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syria's commercial capital has been a divide city for many years. the government and its allies are fighting to encircle the opposition held east and to do that they have been trying to cut the lines into the city. >> aleppo has a name that is important, as a city is important, as a location is important. important for the regime, important for the opposition, important for turkey, important for goods. >> reporter: the government says it is winning the war. officials are making clear they are in no mood to compromise. the opposition may be on the retreat but it p hasn't been defeated. no doubt the government has strengthened its position with the recent battle field gains . a syrian academic and writer says the russian insistence on the presence of the kurds going
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to geneva is being driven in part by soured relations with turkey >> i think the russians actually attend to achieve both holds. on the one hand they want to punish the turks for downing the russian jet a couple of months ago and they think that the inclusion of the pyd actually does actually recognise that the turks and make them absolutely angry about it because, as you know, turkey consider that the pyd as the syrian wing of the p.k.k. which is considered by turkey as a transition and a separatist organization. on the other hand the russians are trying to influence the pyd within the opposition delegation. they are trying to control the negotiation within the syrian opposition too because here, because the pyd agenda and the
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agenda of the bashar al-assad regime are different. the pyd doesn't call for bashar al-assad to step down 25 iraqi security forces have been killed north of ramadi. i.s.i.l. is believed to have carried out the attack. in the united states five people, including the leader, of an armed militia occupying government property have been arrested. the authorities say shots were fired during the arrest in the state of oregon. at least one person was killed and another was injured. the group has been occupying a wildlife refuge near the city of burns since january 2. the take over the property began in support of two farmers ordered to go to jail for setting fire to government land. it later became an issue about landownership. the protesters said government illegally seized lands from the farmers over years and demanded that it be returned to the farmers. >> reporter: it appears that a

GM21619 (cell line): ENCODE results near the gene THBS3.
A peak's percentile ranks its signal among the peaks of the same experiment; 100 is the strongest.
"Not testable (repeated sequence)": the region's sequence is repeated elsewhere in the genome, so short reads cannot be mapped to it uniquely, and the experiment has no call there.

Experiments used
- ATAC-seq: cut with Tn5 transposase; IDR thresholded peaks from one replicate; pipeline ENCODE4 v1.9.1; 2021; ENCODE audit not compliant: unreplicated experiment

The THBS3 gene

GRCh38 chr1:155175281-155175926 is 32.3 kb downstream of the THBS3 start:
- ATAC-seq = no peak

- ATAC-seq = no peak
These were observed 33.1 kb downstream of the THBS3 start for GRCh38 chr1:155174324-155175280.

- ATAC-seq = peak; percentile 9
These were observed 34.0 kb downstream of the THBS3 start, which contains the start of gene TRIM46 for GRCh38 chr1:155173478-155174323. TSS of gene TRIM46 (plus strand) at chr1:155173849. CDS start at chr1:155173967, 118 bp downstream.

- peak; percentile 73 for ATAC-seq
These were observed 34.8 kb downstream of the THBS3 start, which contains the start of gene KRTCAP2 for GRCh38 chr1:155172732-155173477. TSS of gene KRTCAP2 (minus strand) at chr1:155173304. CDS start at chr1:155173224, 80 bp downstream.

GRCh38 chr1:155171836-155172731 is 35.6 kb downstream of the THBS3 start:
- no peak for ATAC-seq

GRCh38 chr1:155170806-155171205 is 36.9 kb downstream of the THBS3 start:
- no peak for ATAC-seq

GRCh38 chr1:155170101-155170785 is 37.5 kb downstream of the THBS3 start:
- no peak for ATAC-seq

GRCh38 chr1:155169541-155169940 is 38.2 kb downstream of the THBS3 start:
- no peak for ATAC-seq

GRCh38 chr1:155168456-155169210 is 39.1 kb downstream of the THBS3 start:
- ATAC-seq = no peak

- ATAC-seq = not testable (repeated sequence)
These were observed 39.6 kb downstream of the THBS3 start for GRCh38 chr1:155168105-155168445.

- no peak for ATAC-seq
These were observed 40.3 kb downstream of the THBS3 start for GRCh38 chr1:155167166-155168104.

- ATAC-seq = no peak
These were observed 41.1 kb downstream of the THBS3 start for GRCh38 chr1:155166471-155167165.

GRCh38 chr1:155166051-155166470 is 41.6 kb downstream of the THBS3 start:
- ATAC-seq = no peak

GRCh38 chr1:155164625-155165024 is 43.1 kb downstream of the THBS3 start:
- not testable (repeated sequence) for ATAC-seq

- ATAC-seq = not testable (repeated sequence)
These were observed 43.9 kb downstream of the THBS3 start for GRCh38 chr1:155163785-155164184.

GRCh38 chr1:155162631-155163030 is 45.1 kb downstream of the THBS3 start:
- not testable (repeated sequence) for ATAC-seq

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krarn of militia members-- caravan of militia members had left the wildlife refuge and were on their way to some sort of community meeting. the details are still unclear, but at some point on a rural highway outside of the refuge is where f.b.i. confronted these militia members. that's when a gun fight ensued. five militia members arrested and the key point is that this man ammon bundy, the leader, was one of the five arrested. the person killed was member lavoy finicum. he was killed because he was the number two in command, often the spokesperson for the group. what is going on at the refuge right now, they're continues to be several other members still there. they've put out calls on social media and elsewhere calling for other members around the country to come join them, to make sort of a last stand there.